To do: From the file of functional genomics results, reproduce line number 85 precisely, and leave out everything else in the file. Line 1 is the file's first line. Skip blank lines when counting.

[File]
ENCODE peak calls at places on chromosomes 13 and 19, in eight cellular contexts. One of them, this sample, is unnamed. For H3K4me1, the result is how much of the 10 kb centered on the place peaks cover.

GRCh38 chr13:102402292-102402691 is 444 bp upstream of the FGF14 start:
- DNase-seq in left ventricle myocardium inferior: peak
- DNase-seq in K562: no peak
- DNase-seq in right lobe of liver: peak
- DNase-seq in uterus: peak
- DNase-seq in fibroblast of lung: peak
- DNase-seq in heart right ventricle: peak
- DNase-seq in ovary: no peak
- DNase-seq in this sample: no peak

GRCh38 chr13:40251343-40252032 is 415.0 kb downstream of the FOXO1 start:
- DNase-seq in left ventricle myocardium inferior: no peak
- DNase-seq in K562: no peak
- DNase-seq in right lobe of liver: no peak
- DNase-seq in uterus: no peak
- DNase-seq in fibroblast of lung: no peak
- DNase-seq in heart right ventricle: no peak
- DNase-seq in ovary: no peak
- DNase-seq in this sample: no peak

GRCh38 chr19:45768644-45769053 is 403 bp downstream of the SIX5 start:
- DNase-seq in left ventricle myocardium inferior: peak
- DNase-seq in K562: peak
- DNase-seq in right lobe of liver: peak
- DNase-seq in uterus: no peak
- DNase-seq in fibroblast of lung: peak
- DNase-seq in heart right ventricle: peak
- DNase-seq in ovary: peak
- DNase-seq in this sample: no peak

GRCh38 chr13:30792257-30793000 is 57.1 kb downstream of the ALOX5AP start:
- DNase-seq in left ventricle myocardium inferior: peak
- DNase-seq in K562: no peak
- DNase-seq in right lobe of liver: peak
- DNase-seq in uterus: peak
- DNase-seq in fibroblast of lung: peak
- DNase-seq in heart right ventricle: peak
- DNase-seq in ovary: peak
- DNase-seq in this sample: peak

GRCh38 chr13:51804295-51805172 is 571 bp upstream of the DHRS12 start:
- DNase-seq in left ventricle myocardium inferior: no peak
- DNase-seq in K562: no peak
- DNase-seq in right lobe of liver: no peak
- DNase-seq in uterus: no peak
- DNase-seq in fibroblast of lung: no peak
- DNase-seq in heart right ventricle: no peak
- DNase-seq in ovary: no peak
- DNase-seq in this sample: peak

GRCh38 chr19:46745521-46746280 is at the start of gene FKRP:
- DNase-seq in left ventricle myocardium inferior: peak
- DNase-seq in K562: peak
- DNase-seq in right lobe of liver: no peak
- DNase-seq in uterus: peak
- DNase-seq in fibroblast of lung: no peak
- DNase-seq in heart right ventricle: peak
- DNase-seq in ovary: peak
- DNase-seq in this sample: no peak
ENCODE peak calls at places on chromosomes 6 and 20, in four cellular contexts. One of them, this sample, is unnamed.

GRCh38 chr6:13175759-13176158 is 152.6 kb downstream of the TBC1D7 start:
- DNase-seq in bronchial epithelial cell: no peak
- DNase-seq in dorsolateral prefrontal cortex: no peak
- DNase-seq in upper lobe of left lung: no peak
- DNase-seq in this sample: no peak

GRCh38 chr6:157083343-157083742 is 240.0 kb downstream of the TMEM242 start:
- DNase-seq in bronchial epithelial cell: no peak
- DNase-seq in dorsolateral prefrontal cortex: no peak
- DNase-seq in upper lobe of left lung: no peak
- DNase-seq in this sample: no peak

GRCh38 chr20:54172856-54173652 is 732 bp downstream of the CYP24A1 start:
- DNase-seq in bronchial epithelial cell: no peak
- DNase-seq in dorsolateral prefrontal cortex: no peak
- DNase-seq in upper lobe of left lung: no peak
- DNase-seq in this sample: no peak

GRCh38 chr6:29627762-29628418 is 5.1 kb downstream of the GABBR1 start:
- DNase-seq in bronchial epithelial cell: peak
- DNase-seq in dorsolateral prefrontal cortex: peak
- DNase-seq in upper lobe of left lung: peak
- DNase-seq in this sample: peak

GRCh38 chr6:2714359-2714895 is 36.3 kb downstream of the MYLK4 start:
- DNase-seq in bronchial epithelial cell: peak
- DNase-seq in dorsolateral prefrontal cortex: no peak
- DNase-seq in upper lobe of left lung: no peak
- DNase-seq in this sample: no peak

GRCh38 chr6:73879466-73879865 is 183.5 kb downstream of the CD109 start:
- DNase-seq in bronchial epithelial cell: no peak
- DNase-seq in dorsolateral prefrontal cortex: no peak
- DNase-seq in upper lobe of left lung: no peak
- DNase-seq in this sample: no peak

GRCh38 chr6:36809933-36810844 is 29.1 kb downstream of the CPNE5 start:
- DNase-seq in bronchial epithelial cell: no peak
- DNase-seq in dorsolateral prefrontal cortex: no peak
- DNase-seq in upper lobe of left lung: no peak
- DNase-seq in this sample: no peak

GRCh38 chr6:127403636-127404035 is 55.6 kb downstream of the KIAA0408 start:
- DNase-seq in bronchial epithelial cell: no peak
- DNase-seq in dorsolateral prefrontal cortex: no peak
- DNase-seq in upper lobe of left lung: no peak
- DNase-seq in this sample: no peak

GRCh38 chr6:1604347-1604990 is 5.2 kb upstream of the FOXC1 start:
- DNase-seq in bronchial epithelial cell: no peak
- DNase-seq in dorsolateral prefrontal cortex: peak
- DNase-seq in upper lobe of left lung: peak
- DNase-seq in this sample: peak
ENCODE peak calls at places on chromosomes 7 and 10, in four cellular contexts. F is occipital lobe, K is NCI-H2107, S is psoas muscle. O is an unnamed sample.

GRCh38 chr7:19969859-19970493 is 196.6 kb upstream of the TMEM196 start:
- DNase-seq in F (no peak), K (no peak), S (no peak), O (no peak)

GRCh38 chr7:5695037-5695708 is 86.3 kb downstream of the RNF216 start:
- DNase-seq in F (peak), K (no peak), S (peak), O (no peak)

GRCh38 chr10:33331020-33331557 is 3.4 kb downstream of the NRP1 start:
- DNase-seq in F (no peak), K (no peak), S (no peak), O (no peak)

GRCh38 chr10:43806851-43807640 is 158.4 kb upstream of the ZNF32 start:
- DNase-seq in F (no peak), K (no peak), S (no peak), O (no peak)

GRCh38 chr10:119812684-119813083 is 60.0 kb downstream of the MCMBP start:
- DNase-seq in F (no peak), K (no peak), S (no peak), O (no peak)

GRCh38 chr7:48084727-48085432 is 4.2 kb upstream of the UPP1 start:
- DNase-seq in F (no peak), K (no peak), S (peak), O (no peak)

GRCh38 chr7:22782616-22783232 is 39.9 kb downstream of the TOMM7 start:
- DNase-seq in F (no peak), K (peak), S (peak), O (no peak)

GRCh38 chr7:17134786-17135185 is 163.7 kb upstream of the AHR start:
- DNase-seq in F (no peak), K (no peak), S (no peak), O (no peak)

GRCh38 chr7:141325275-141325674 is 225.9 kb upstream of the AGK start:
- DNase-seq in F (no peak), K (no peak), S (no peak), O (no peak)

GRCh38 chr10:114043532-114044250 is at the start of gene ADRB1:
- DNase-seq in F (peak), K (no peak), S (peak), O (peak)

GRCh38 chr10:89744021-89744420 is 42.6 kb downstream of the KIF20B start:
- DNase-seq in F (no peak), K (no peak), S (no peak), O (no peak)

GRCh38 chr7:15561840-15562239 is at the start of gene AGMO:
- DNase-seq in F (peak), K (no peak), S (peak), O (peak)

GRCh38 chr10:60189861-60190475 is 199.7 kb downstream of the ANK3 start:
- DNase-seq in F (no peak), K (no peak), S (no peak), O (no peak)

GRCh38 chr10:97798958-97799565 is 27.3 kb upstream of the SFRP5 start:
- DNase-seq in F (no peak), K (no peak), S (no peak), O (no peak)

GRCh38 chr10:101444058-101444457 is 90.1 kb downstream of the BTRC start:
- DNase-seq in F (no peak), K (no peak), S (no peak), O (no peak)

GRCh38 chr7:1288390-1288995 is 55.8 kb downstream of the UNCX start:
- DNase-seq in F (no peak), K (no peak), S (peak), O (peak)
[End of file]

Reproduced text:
- DNase-seq in upper lobe of left lung: no peak